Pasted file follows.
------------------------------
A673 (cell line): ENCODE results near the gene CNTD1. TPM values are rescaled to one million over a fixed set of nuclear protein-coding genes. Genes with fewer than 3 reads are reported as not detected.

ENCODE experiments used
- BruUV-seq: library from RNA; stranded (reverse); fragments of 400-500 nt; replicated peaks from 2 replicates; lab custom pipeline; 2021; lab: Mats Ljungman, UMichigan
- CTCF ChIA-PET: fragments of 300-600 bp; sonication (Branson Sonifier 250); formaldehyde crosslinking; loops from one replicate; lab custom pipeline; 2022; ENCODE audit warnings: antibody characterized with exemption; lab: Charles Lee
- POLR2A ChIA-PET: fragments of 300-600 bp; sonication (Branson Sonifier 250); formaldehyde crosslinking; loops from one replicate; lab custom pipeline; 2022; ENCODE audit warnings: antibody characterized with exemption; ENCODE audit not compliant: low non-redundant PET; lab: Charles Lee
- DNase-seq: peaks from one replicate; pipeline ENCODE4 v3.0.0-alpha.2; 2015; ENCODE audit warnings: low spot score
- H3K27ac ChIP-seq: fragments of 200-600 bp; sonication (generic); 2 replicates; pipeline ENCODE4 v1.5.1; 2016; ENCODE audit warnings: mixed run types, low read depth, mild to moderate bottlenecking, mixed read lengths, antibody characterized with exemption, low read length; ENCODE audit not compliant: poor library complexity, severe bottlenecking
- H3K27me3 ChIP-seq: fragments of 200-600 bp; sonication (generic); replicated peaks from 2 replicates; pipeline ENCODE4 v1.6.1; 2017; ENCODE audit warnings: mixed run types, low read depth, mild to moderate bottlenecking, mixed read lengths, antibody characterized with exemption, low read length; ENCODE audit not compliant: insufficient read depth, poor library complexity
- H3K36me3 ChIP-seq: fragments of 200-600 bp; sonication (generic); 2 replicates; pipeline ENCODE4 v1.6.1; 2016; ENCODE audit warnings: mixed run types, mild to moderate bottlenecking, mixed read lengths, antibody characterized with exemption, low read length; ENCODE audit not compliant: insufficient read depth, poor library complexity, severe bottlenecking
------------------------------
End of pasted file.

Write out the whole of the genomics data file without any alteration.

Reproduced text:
A673 (cell line): ENCODE results near the gene CNTD1. TPM values are rescaled to one million over a fixed set of nuclear protein-coding genes. Genes with fewer than 3 reads are reported as not detected.

ENCODE experiments used
- BruUV-seq: library from RNA; stranded (reverse); fragments of 400-500 nt; replicated peaks from 2 replicates; lab custom pipeline; 2021; lab: Mats Ljungman, UMichigan
- CTCF ChIA-PET: fragments of 300-600 bp; sonication (Branson Sonifier 250); formaldehyde crosslinking; loops from one replicate; lab custom pipeline; 2022; ENCODE audit warnings: antibody characterized with exemption; lab: Charles Lee
- POLR2A ChIA-PET: fragments of 300-600 bp; sonication (Branson Sonifier 250); formaldehyde crosslinking; loops from one replicate; lab custom pipeline; 2022; ENCODE audit warnings: antibody characterized with exemption; ENCODE audit not compliant: low non-redundant PET; lab: Charles Lee
- DNase-seq: peaks from one replicate; pipeline ENCODE4 v3.0.0-alpha.2; 2015; ENCODE audit warnings: low spot score
- H3K27ac ChIP-seq: fragments of 200-600 bp; sonication (generic); 2 replicates; pipeline ENCODE4 v1.5.1; 2016; ENCODE audit warnings: mixed run types, low read depth, mild to moderate bottlenecking, mixed read lengths, antibody characterized with exemption, low read length; ENCODE audit not compliant: poor library complexity, severe bottlenecking
- H3K27me3 ChIP-seq: fragments of 200-600 bp; sonication (generic); replicated peaks from 2 replicates; pipeline ENCODE4 v1.6.1; 2017; ENCODE audit warnings: mixed run types, low read depth, mild to moderate bottlenecking, mixed read lengths, antibody characterized with exemption, low read length; ENCODE audit not compliant: insufficient read depth, poor library complexity
- H3K36me3 ChIP-seq: fragments of 200-600 bp; sonication (generic); 2 replicates; pipeline ENCODE4 v1.6.1; 2016; ENCODE audit warnings: mixed run types, mild to moderate bottlenecking, mixed read lengths, antibody characterized with exemption, low read length; ENCODE audit not compliant: insufficient read depth, poor library complexity, severe bottlenecking